VTech Admits Lack of Database Security Opened Door to Hack
A SQL injection, a common software flaw, was found to be the root cause in the VTech breach.VTech Holdings is now admitting to at least one of the root causes behind the breach that exposed information on millions of children and parents. In an update to the Frequently Asked Questions (FAQ) about the breach on Dec. 1, VTech now admits that its database security was lacking. "Regretfully our Learning Lodge, Kid Connect and PlanetVTech databases were not as secure as they should have been," VTech stated. "Upon discovering the breach, we immediately conducted a comprehensive check of the affected site and have taken thorough actions against future attacks. All other VTech online systems have not been affected." The database weakness is related to a class of security vulnerability known as SQL injection. SQL injection is not a new class of vulnerability as it was first publicly discussed back in 1998 by security researcher Jeff Forristal. In a 2013 video interview, Forristal said he wasn't surprised that SQL injection is still a common vulnerability that is widely exploited. "It is not surprising that this [VTech] breach would occur through SQL injection as this is among the most common and threatening Web flaws," Craig Young, cyber-security researcher at Tripwire, told eWEEK.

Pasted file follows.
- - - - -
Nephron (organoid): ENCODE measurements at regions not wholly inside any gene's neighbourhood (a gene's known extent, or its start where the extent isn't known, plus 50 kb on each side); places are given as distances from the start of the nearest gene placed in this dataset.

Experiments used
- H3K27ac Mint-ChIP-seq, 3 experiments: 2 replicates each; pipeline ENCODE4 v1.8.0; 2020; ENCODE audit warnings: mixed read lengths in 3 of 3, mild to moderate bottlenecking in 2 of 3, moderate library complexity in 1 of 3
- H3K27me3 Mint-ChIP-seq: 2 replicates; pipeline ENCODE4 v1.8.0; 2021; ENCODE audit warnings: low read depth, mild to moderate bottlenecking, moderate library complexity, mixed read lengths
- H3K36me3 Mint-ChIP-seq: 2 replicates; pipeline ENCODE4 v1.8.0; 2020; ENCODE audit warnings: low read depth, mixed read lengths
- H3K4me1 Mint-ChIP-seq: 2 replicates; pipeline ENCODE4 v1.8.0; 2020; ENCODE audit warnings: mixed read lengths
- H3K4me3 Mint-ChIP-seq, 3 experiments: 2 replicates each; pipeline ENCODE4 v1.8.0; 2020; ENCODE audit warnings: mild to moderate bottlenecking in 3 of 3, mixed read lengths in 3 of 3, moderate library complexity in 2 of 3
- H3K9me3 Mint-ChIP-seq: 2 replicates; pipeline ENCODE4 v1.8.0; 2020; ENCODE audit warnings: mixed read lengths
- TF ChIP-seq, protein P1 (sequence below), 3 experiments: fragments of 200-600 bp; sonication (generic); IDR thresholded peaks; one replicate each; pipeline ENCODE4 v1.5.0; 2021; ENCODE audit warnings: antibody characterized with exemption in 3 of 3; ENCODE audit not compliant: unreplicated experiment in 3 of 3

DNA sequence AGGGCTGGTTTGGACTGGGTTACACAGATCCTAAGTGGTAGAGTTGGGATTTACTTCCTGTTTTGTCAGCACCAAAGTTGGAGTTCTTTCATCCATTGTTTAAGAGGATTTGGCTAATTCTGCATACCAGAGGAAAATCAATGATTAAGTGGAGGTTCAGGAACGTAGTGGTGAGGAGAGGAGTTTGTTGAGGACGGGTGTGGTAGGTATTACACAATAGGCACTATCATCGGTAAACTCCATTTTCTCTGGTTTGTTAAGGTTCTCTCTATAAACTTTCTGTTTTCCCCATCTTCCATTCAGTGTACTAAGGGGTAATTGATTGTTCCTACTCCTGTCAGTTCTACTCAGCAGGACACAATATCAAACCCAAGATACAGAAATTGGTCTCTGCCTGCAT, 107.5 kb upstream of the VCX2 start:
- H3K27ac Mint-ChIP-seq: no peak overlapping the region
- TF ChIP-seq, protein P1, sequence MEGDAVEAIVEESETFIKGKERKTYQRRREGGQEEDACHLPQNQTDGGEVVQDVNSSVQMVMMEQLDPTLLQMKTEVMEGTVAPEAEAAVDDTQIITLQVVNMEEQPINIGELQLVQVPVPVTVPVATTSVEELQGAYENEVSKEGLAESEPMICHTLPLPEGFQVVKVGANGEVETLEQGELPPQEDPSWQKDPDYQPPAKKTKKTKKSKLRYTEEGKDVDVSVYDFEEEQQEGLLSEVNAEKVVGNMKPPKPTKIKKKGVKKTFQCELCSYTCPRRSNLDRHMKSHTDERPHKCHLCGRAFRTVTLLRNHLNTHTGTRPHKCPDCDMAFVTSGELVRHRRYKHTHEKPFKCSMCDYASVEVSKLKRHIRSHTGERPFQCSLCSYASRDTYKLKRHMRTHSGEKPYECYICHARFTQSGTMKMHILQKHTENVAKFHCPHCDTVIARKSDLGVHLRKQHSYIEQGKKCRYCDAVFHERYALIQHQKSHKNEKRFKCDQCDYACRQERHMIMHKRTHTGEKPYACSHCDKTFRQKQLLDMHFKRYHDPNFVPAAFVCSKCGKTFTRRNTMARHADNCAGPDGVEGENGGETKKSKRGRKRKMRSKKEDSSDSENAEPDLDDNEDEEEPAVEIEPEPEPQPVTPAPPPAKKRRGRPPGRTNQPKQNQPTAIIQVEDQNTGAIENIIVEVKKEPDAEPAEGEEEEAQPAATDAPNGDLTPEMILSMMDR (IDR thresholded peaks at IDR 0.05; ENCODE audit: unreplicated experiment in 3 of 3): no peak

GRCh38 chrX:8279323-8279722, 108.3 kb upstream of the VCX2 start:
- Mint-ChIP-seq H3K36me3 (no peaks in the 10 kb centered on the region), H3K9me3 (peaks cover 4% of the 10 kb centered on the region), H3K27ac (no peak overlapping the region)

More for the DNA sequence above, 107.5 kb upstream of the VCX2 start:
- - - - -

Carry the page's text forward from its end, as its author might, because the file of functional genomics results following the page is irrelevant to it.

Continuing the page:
Young explained that SQL injection is one of the most prevalent Web security flaws, in which the attacker is able to alter the meaning of commands relayed to a database server. This is possible when data from a Web request is directly used to construct the database (SQL) query without replacing unsafe characters. He noted that sophisticated tools exist to automate the process of finding and exploiting SQL injection flaws, including a tool known as SQLmap, which enables even unskilled attackers to gain extensive access into a system.